Blog

The Heseltine Institute blog provides a space for policymakers, practitioners and academics to share their aspirations, knowledge and policy ideas across a range of topics to influence and inform public policies for tomorrow's cities and city regions.

Blogs from our archive can be accessed here.

 

Place-based employment support conference co-hosted by the Heseltine Institute, University of Liverpool and City-REDI/WMREDI, University of Birmingham

Posted on: 16 June 2022 | Category: Blog

On Thursday 16th June the Heseltine Institute at the University of Liverpool and City-REDI/WMREDI at the University of Birmingham are co-hosting an event in Liverpool on the theme of Employment Support and Future Skills: Benefits of a Place-Based Approach.

Developing local solutions to the problem of precarious work

Posted on: 21 March 2022 | Category: Blog

P&O ferry on River Mersey with Liverpool waterfront behind

In his last blog, James Hickson showed how the rise of precarious working arrangements – such as zero-hours contracts and gig economy work – threatens worker freedom, the wellbeing of communities, and local economic prosperity across the UK. Here he explores how innovative local solutions are now required to help disrupt and dismantle this unjust economic model.

Precarious work is on the rise: Why is this a problem?

Posted on: 8 March 2022 | Category: Blog

Cycle courier

In the first of two blogs, Heseltine Institute Research Associate James Hickson explores the scale of precarious work in the contemporary UK labour market, and outlines why this poses a distinct threat to individuals, communities, and local economies.

Trickle Down Economics Doesn’t Work: Michael Gove, New Public Management and the Levelling Up White Paper

Posted on: 3 March 2022 | Category: Blog

Tram in Manchester city centre

James Coe discusses whether the Levelling Up White Paper reflects a shift away from trickle down economics, towards greater government intervention. James is Head of Sustainability, Policy, and Civic Engagement at the University of Liverpool.

A Science Superpower needs Knowledge Freeports

Posted on: 3 February 2022 | Category: Blog

The UK Government's Levelling Up White Paper wants to create a 21st century Medici effect, with high levels of innovation and growth beyond the golden triangle, led by centrally administered 'Innovation Accelerators', in Manchester, Glasgow and Birmingham. Ian Wray argues for a different approach: 'Knowledge Freeports' rooted in collaboration between business leadership and universities. Ian Wray is a Visiting Professor and Fellow in the Heseltine Institute, author of 'Great British Plans: Who Made Them and How They Worked' and advisor to the UK 2070 Commission on regional inequalities.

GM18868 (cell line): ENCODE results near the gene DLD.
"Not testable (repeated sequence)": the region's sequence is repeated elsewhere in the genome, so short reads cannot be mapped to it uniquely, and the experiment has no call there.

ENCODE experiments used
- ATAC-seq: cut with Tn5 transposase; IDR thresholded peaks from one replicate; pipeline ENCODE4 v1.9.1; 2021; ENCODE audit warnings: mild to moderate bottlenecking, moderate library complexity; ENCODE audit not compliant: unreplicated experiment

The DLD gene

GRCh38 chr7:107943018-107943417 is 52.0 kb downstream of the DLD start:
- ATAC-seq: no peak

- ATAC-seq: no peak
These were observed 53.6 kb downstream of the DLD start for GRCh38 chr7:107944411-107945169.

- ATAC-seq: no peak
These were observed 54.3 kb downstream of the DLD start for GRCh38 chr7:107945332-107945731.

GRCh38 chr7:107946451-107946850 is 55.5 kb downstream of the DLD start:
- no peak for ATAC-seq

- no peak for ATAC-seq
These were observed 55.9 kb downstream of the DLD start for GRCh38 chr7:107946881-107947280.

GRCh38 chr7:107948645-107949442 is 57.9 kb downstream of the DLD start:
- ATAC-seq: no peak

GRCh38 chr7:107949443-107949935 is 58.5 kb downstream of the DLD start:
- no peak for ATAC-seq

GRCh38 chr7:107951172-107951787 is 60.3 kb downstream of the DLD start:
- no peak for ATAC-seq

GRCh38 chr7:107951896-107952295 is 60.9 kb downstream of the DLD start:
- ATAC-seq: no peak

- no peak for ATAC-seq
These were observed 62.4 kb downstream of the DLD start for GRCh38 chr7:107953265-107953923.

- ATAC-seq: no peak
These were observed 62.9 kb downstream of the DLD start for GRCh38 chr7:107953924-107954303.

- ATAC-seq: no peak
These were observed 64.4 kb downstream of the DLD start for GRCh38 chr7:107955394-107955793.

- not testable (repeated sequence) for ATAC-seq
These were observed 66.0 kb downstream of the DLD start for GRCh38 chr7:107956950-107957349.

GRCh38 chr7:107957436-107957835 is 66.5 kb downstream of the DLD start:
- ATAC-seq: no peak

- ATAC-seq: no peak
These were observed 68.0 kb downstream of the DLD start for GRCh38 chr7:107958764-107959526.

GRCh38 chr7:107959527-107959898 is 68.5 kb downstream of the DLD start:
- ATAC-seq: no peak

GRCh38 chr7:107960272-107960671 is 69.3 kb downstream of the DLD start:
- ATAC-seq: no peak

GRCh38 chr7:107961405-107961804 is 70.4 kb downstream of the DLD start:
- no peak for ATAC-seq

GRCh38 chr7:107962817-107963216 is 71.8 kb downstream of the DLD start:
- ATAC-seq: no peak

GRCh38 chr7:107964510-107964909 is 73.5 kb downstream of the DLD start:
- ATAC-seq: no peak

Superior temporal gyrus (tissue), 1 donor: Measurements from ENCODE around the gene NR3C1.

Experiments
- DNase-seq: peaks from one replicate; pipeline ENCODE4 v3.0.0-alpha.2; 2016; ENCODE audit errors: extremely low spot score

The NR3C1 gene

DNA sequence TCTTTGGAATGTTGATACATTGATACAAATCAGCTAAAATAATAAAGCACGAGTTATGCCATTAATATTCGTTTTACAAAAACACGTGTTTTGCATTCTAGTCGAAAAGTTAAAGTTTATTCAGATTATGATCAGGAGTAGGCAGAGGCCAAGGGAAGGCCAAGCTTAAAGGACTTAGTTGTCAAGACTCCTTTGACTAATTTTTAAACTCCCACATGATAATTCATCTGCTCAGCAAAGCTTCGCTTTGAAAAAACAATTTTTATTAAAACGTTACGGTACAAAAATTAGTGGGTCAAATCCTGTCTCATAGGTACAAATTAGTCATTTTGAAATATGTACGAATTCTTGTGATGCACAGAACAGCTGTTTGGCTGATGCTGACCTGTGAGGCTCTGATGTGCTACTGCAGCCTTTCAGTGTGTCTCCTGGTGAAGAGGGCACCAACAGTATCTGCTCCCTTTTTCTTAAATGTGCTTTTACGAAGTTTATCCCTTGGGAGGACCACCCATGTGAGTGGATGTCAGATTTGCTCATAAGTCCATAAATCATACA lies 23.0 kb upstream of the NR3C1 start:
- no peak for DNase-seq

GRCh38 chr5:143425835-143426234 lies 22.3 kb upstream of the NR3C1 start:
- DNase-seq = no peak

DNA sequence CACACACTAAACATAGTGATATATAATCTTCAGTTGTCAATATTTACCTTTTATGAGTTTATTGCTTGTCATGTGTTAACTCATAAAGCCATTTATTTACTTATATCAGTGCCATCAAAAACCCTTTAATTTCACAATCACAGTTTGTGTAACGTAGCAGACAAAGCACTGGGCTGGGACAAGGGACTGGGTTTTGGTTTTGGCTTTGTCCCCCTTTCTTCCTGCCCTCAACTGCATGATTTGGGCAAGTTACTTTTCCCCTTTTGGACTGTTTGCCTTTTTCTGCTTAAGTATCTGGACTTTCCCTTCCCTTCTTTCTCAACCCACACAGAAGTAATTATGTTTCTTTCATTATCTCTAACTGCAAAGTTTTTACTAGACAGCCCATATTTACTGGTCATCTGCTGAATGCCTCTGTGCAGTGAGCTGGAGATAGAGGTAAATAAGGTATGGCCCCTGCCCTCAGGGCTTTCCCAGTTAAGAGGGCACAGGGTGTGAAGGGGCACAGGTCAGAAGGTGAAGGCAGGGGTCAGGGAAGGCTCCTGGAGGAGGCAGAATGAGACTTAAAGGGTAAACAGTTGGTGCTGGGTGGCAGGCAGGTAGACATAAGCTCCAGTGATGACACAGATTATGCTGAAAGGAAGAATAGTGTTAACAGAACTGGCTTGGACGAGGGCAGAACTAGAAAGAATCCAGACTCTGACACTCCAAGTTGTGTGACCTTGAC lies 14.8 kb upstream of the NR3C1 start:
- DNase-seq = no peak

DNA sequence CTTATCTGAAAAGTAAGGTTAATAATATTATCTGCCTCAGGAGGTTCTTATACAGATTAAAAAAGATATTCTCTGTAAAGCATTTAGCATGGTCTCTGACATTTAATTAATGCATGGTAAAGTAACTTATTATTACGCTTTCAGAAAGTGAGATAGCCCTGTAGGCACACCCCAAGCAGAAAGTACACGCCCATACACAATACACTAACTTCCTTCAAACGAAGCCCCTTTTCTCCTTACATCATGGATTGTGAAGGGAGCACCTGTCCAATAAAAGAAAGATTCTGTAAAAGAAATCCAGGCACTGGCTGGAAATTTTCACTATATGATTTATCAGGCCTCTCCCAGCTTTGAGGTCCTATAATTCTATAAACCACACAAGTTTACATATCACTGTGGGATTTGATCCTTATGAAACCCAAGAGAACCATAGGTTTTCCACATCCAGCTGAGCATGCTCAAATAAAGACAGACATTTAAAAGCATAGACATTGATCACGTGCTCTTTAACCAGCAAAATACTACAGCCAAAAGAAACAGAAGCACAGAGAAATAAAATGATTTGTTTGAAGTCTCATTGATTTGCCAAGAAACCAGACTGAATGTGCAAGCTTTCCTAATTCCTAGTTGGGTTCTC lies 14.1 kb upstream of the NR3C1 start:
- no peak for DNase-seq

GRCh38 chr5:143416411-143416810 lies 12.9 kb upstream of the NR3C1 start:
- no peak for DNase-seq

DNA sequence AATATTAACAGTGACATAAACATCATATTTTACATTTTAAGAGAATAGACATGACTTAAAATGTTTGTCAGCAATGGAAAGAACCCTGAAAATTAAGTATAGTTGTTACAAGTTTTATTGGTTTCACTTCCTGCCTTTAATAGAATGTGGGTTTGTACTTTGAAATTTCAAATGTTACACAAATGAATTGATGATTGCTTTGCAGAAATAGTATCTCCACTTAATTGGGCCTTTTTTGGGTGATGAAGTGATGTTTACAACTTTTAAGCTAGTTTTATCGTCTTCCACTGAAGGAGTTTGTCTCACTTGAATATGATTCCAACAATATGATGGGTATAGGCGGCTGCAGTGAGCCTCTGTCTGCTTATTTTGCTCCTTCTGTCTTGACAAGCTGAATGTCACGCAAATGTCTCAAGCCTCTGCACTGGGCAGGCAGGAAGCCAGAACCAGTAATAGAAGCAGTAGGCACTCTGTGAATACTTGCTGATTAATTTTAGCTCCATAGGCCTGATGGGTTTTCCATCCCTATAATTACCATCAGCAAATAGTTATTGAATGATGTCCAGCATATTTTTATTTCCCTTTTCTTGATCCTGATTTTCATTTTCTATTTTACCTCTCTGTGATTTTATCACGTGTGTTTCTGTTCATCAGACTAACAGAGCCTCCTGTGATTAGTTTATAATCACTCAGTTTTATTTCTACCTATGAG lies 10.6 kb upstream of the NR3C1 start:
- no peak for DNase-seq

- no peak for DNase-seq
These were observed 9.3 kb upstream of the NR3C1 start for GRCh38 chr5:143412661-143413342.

The Integrated Rail Plan: All Change?

Posted on: 19 November 2021 | Category: Blog

Regional train station

The long-awaited Integrated Rail Plan (IRP) was published on Thursday (18 November), with reaction from Northern politicians, regional media, economic geographers, rail nerds and commuters remarkably united.

What does the Autumn Budget mean for Liverpool City Region?

Posted on: 29 October 2021 | Category: Blog

Image of a pound coin

Chancellor Rishi Sunak announced the Autumn Budget and Spending Review on Wednesday, setting out the Government’s tax and spending plans. In this blog, Heseltine Institute Research Associates James Hickson and Tom Arnold explore the implications for Liverpool City Region and discuss what the Budget means for local government and the future of devolution in England.

Code Red: What does the IPCC Report mean for Liverpool City Region?

Posted on: 13 August 2021 | Category: Blog

River Mersey

In this blog, Heseltine Institute Research Associates James Hickson and Sawyer Phinney, reflect on the latest Intergovernmental Panel on Climate Change Report and the possible implications for Liverpool City Region’s climate future.

What next for the community business sector in Liverpool City Region?

Posted on: 14 July 2021 | Category: Blog

Our latest research into the social and solidarity economy in the Liverpool City Region provides an update on the health of the community business sector.

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